The first factor balances in favor of finding fair use. The second factor recognizes that fair use is more difficult to establish with creative works than informational and functional works. See Dr. Seuss Enterprises, L.P. v. Penguin Books USA, Inc., 109 F.3d 1394, 1402 (9th Cir. 1997). “[T]his factor typically has not been terribly significant in the overall fair use balancing . . . .” Id. The works here—Shakespeare plays—are clearly creative works, but are used within an informational and educational context. The Court finds that this factor is neutral. The third factor weighs in favor of not finding fair use because the entire works were streamed, not just portions. Plaintiff makes a compelling argument, however, that this situation is analogous to “time shifting” in the context of television broadcasts in which a motion picture is recorded to be performed again at a different time. See Sony Corp. of Am. v. Universal City Studios, Inc., 464 U.S. 417, 449-50 (1984). Nevertheless, the Court finds that this factor weighs slightly against a finding of fair use. Finally, the fourth factor weighs in favor of finding fair use because a student who watches an AVP DVD in a classroom is no more likely to purchase the DVD than if the student watches the DVD on his or her computer.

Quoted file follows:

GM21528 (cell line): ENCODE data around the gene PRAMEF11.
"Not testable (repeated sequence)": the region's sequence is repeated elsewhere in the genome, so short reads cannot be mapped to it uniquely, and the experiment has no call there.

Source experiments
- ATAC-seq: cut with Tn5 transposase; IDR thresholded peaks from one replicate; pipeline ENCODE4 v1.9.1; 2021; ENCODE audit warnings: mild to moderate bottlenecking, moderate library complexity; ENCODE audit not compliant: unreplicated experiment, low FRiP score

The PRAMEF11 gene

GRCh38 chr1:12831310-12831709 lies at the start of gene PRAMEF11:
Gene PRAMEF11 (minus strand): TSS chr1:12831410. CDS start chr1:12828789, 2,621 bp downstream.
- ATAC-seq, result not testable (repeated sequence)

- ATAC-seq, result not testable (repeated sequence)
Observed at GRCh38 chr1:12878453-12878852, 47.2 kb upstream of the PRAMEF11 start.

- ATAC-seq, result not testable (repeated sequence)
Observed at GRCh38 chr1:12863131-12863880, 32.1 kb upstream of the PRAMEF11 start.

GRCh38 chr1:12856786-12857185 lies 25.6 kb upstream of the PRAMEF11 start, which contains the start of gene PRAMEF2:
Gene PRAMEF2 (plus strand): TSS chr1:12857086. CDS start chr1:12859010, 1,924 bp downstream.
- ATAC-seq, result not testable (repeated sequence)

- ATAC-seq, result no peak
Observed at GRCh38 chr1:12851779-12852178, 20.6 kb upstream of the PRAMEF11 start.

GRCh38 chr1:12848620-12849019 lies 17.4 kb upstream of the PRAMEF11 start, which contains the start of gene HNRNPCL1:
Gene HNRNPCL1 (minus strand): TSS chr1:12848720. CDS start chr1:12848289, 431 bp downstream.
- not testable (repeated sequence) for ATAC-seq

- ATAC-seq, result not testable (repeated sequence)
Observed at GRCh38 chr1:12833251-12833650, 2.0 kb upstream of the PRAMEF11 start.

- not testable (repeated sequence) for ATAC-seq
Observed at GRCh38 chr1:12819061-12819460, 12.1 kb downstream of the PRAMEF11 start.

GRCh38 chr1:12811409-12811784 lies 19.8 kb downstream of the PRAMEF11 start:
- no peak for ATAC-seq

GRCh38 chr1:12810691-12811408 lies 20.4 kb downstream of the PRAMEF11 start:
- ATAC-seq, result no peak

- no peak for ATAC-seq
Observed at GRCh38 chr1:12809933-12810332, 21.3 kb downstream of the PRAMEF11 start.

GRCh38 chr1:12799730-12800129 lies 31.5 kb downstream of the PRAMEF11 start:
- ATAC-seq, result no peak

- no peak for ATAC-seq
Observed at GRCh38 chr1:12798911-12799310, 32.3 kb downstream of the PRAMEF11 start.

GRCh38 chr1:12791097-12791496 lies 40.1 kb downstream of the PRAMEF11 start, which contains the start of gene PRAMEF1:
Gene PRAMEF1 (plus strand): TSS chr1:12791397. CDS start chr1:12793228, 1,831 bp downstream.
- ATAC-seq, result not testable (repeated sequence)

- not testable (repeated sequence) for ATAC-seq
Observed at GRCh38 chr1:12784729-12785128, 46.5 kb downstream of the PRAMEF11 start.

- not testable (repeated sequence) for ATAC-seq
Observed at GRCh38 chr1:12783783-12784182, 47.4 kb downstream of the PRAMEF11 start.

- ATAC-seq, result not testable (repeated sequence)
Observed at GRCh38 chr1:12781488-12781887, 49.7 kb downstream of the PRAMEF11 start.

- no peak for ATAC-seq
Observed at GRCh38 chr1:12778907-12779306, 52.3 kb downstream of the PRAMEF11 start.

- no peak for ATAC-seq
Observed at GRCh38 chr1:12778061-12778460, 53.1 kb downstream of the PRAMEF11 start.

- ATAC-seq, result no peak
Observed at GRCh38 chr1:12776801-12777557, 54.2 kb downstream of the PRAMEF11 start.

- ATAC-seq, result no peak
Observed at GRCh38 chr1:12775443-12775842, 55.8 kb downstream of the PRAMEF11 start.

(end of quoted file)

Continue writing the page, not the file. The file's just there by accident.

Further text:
After balancing these factors, the Court concludes that there is, at a minimum, ambiguity as to whether Defendants’ streaming constitutes fair use and that it would not have been clear to a reasonable person in Defendants’ position that its streaming did not constitute fair use. Notably, no Court has considered whether streaming videos only to students enrolled in a class constitutes fair use, which reinforces the ambiguity of the law in this area.